The Gambia’s youngest party is facing a widening breach in their structure with some of the party’s founders putting up a split-screen with its leader, Mama Kandeh.
Mama Kandeh took part in a hard-fought election that sent former President Yahya Jammeh packing but his wary colleagues are making him face a leadership challenge within his own party.
The growing tension between the party’s ascendant militants like Musa Batchilly and conservative politicians like Kandeh is now vivid and cannot be hidden.
Kandeh wants to take a millennial approach to politics but has the old way of Gambian politics still deeply rooted in his ways.
It may be essential for Kandeh to reconcile the GDC’s two clashing impulses if they are to upset the next presidential and parliamentary polls.
In a promising political environment, a drawn-out struggle over GDC’s strategy and ideology could spill into fractions that may hurt the party and disrupt its path to a majority.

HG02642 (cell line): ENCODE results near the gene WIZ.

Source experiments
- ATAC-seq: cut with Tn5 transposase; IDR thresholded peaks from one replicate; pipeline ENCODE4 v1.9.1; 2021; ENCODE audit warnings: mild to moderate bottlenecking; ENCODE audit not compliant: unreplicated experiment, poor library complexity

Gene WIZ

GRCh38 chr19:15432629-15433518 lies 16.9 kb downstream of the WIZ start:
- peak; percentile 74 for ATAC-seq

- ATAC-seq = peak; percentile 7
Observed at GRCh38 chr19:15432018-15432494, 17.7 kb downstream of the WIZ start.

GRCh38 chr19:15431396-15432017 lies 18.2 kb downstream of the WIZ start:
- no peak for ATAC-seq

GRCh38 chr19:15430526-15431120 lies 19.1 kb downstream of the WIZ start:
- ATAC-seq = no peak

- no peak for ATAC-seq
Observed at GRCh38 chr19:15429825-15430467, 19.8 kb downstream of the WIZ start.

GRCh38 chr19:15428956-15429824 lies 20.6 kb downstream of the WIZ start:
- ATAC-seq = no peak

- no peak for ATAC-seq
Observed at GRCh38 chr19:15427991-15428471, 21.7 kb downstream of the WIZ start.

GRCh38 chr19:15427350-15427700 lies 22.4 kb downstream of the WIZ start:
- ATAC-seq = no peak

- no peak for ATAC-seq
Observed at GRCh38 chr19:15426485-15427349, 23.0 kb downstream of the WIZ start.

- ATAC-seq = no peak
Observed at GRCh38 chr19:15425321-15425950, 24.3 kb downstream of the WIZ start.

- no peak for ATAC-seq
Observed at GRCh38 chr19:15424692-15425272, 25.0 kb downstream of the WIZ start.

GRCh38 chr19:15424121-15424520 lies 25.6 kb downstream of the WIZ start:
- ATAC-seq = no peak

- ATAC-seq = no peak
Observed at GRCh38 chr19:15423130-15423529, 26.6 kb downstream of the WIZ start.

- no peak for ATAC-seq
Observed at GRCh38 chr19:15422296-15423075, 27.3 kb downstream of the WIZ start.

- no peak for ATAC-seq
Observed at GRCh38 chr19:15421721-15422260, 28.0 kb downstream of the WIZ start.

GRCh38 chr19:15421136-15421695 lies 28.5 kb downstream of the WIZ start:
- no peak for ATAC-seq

On the one hand, the majority stakeholder party in the Gambia’s unity government, UDP is more emboldened than they have been in decades, galvanized by President Adama Barrow’s unexpected successes in 2016.
Cognizant of this, GDC should take advantage of the surge of grass-roots energy dedicated to confronting any emerging unpopular president.
But it cannot do that if it does not address its internal squabbles.
Friction has already flared between Kandeh’s loyalists and those closely aligned with Mr. Batchilly.
Kandeh is apparently building new relationships and appointed new officials to his party’s leadership.
his supporters have continued to seek out a victory on their own terms — so far with little success — by venturing into parliamentary and local government elections.
The biggest test so far for Kandeh is this split screen in his party. He must keep them together and avoid any more expulsions or resignations.
If this is not addressed, GDC risk losing every election it takes part in until the party quietly gets buried.
Kandeh should take a lesson from the very split in the APRC that he took advantage of from the day of his expulsion. He must not subject himself to the same mistake.